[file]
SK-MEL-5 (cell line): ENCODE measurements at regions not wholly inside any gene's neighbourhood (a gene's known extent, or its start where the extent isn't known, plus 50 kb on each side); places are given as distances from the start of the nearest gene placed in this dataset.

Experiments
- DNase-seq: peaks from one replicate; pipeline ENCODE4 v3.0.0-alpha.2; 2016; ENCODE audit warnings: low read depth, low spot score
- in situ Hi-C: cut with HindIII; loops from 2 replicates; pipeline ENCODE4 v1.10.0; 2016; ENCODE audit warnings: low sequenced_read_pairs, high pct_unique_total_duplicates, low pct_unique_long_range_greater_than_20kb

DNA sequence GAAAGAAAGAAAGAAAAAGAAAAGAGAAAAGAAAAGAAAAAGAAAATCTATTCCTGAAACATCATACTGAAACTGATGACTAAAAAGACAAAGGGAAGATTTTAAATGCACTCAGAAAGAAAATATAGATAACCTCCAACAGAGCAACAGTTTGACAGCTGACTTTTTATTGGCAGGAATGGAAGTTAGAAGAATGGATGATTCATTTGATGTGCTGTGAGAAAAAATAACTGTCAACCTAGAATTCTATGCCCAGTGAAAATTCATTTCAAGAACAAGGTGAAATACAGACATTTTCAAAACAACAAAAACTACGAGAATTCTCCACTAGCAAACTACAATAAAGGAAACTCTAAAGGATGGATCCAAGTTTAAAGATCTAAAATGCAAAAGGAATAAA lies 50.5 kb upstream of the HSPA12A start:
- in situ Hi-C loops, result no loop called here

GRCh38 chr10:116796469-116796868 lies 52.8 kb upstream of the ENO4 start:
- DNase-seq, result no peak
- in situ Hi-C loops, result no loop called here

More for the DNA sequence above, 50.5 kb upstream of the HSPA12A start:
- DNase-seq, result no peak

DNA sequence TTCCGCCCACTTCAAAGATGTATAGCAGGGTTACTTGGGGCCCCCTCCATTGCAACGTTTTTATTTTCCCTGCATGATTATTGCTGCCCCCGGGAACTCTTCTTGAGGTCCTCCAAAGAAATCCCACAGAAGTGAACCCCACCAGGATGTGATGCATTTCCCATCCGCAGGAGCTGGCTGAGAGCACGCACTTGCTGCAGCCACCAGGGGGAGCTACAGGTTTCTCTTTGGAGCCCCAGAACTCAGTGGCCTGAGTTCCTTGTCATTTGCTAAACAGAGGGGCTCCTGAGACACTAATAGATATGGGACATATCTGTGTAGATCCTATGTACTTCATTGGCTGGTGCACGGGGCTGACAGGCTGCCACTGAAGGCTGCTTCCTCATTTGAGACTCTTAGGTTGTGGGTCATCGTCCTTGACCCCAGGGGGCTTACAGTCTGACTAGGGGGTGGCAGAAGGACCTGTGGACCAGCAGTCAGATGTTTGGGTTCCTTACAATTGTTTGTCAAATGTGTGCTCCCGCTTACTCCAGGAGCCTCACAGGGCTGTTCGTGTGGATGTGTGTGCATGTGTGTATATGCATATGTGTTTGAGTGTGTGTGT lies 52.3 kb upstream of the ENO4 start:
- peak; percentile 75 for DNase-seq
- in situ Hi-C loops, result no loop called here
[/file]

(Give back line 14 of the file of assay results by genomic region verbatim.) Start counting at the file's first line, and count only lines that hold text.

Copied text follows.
- in situ Hi-C loops, result no loop called here